Treasury prices climb as investors remain in bonds following stock sell-off
U.S. Treasury prices climbed on Thursday morning, with yields falling, as investors held on to bonds following the heavy selling of stocks in the previous session.
The yield on the benchmark 10-year Treasury note fell 3 basis points to 2.8533% at 4 a.m. ET. The yield on the 30-year Treasury bond moved 2 basis points lower to 3.0426%. Yields move inversely to prices and 1 basis point is equal to 0.01%.
Investors sought a safe haven in Treasurys on Wednesday, as the Dow Jones Industrial Average experienced its worst one-day drop since 2020. Earnings updates from big-box retailers showed rising inflation was dragging on corporate profits.
Julian Howard, head of multi-asset solutions at GAM, told CNBC’s “Squawk Box Europe” that he believed hiking interest rates by central banks was not going to fix the “inflation problem anytime soon.”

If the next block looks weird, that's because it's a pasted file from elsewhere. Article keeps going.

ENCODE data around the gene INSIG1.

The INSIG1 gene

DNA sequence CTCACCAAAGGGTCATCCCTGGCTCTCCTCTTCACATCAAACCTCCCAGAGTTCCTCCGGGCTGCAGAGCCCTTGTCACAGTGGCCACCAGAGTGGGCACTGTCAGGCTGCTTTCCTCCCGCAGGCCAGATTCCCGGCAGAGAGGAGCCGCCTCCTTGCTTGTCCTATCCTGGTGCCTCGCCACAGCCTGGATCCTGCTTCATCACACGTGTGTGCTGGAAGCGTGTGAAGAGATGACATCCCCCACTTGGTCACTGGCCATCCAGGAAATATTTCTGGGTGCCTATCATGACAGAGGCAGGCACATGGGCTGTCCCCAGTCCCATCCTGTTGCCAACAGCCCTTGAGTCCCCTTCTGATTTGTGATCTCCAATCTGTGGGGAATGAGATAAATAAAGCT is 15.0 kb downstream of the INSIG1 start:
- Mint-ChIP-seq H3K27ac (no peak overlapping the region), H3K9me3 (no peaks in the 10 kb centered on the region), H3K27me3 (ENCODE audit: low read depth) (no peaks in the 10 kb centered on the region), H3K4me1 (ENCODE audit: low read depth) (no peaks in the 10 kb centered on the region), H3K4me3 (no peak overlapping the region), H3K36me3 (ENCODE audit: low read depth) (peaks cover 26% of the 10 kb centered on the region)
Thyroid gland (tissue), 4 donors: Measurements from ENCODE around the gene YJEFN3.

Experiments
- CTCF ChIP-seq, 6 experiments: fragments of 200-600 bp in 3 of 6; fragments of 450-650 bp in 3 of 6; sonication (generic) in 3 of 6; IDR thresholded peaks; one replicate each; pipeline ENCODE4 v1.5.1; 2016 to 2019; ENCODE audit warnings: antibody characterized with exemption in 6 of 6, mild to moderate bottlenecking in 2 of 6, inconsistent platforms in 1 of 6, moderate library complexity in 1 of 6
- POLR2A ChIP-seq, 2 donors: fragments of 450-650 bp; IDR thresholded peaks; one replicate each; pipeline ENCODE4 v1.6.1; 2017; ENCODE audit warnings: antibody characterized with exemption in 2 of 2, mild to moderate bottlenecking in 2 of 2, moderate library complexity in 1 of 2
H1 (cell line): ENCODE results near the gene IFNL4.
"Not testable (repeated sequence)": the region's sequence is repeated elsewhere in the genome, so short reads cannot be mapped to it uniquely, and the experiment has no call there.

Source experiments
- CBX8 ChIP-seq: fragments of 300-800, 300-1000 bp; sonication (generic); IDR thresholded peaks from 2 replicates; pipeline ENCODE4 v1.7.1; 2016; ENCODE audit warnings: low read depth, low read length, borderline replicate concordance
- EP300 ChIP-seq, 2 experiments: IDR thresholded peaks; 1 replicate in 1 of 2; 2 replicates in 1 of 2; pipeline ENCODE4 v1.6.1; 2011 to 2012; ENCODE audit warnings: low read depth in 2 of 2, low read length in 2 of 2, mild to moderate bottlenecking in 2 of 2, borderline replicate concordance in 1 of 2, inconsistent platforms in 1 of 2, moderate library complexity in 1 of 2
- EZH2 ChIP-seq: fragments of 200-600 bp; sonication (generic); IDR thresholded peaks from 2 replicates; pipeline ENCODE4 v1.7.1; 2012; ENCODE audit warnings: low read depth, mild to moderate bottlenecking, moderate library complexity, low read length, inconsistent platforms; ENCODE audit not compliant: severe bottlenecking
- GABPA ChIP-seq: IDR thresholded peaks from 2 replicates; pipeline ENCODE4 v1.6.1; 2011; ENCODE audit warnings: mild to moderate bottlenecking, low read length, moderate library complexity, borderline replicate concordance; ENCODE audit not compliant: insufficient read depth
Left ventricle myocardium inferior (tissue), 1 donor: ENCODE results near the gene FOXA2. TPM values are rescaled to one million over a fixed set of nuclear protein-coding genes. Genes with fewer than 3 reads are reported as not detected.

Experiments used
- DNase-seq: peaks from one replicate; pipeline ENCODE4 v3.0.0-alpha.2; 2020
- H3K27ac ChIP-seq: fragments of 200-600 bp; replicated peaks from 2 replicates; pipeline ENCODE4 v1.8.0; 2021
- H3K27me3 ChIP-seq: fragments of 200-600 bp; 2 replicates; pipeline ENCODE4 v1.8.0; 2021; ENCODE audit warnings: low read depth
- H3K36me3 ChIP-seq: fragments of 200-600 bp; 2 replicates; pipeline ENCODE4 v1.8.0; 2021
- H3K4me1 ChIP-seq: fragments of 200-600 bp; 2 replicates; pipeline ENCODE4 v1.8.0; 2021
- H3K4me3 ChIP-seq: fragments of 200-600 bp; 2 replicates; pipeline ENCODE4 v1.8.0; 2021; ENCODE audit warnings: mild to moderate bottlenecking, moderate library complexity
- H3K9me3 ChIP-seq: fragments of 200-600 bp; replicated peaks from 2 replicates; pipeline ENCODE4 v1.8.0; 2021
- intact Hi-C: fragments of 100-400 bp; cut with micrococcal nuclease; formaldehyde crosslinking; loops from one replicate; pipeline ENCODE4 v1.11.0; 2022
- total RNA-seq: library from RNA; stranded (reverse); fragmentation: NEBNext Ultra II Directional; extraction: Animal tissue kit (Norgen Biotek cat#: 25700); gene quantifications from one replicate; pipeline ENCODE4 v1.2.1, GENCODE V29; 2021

“And I think we’re starting to see evidence in U.S. earnings in what’s been reported amongst retail stocks, that actually ramping up rates is starting to affect consumer demand,” he explained.
In terms of economic data releases due out on Thursday, the number of weekly jobless claims filed last week is slated to come out at 8:30 a.m. ET.
The number of existing home sales made in April is then expected to come out at 10 a.m. ET.
Auctions are scheduled to be held on Thursday for $35 billion of 4-week bills, $30 billion of 8-week bills and $14 billion of 9-year 8-month Treasury inflation-protected securities.
World News || Latest News || U.S. News